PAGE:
Corky Lee in front of one of his photos at a recent photo exhibit in New York City. Photo by Shirley Ng
By Louis Chan, AsAmNews National Correspondent
Corky Lee, the highly regarded self-proclaimed unofficial Asian American photo laureate, died of COVID-19 this morning after 20 days in the hospital and two stints in the ICU, his friends and family announced this evening.
Anyone else who gave themselves that title would be regarded as pompous and self-centered. Not Corky. The 73 year old gave so much of himself to New York Chinatown and the Asian American community nationwide, no one questioned it.
Lee died at 1:30 this morning at Long Island Jewish Hospital. As people woke up to the news, an outpouring of affection for him could be seen on social media.
AsAmNews, at the request of the family through a mutual friend, held back reporting on his death to allow those closest to him to make this official announcement:
“It is with great sadness that we announce the passing of Corky (Young Kwok) Lee. Corky, as he was known to the Asian American community, was everywhere. He always had a camera around his neck, documenting a community event, capturing a social injustice for the record and even correcting the social injustice of an historical event that took place well over a century ago. He did what he loved and we loved him for it.
“Corky’s had a very unique lens. His passion was to rediscover, document and champion through his images the plight of all Americans but most especially that of Asian and Pacific Islanders. Through his 50 years as a photojournalist he covered anti-Vietnam protests in the U.S, racism, police brutality, fair labor practices, fair housing, ethnic studies and the political and social issues impacting the AAPI community. His most
recent focus was directed toward the racially motivated attacks directed against of Asian Americans and the community because of the pandemic and the impact of gentrification on the Lower East Side communities in New York. He has left us with what is likely to be the single largest repository of the photographic history of Asian Americans of the past half century.
“Corky was the eldest son and second child born to Chinese immigrants, Lee Yin Chuck and Jung See Lee. He was proud of his immigrant roots and of his father’s military service during WWII that Corky advocated for the Chinese American WWII Veterans Congressional Gold Medal Act which was passed into public law December 20,2018. Corky was the first child in his family to be born in the United States to attend and graduate from College.”
Corky supported all things Asian American. He devoted so much of his time to others, including AsAmNews. This reporter recalls meeting him for the first time at an Asian American Journalists Association Convention. Still wait behind the ears, I wandered aimlessly around the convention floor.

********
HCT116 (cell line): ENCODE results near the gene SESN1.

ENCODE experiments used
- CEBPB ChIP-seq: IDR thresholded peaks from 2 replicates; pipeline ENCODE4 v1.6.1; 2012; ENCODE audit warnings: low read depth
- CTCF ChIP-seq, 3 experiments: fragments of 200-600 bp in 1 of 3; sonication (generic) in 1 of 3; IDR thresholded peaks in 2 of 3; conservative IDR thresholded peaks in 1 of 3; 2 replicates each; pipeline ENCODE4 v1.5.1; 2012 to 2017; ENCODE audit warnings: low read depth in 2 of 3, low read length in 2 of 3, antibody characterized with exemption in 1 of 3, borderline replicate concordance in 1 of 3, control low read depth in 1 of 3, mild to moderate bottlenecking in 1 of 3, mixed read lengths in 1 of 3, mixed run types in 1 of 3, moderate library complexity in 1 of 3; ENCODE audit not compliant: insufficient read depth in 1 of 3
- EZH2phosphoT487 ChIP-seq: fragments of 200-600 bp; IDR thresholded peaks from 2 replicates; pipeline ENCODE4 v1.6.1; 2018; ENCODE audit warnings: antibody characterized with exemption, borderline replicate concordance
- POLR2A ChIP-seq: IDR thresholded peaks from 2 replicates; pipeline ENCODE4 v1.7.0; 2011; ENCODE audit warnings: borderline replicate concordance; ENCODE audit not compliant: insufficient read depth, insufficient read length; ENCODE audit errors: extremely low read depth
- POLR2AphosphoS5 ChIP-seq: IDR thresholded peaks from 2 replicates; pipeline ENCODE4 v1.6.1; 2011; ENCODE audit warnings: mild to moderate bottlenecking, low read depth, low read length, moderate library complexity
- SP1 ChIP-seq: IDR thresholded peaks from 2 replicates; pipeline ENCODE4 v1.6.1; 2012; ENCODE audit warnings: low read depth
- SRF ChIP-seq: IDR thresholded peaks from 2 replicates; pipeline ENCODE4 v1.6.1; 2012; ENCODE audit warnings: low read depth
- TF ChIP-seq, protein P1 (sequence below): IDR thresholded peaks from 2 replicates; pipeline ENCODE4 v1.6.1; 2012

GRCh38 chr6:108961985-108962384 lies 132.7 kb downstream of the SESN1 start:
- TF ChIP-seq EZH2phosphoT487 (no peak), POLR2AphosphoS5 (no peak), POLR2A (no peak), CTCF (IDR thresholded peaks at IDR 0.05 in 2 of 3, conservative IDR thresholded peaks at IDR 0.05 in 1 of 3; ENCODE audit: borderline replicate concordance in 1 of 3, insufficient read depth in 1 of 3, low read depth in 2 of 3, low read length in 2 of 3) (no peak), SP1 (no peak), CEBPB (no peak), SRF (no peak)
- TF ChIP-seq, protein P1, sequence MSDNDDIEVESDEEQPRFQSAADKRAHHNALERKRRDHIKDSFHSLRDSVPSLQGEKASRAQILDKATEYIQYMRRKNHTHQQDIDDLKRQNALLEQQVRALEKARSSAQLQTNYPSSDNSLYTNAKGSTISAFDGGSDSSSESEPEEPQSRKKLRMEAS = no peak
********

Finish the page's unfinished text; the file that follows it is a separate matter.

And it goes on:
Everywhere I turned, there was Corky snapping a photo of me. When I finally asked him what the heck he was doing, he just laughed. Then he pointed his camera right at me and set off his shutter in rapid fire as the paparazzi might do to a celebrity.
I still don’t know what he ever did with those pictures. He probably burned them when he discovered how unphotogenic I was.
In the early days of AsAmNews, when our following could be measured by the handful, we could count Corky as our biggest supporter. He constantly commented on and reposted our stories. Getting a seal of approval from Mr. Lee no doubt set us on the right path.
To his last day, he religiously did whatever he could to support our benevolent venture.
On December 27th, just more than a week before he entered the hospital, Lee photographed and wrote about an event put on by the Guardian Angels in New York to ask for the public’s help in apprehending six suspects accused of beating an Asian woman on a New York train after screaming “She’s Chinese. She’s got the coronavirus.”
These photos posted on AsAmNews could very well have been the last photographs taken and ever published from Corky.
How he treated AsAmNews is not unusual. Countless other people and community organizations have similar stories about him.
I’m so glad I let him know how I felt about him. His last public post on Facebook featured two photos of the flowers AsAmNews sent him in the hospital. It received more than 700 likes.
Corky is survived by brother John from Carlsbad, CA with his wife Barbara and their two daughters Jade and Jasmine. The surviving extended family includes sisters-in-law and their children as well as his elder sister’s husband and their children. A private service will be held at Wah Wing Sang Funeral Home in New York in the coming days. In lieu of flowers, donations in Corky’s memory can be made to the Asian American Journalist
Association (AAJA) Photog Affinity Group, www.aaja.org.
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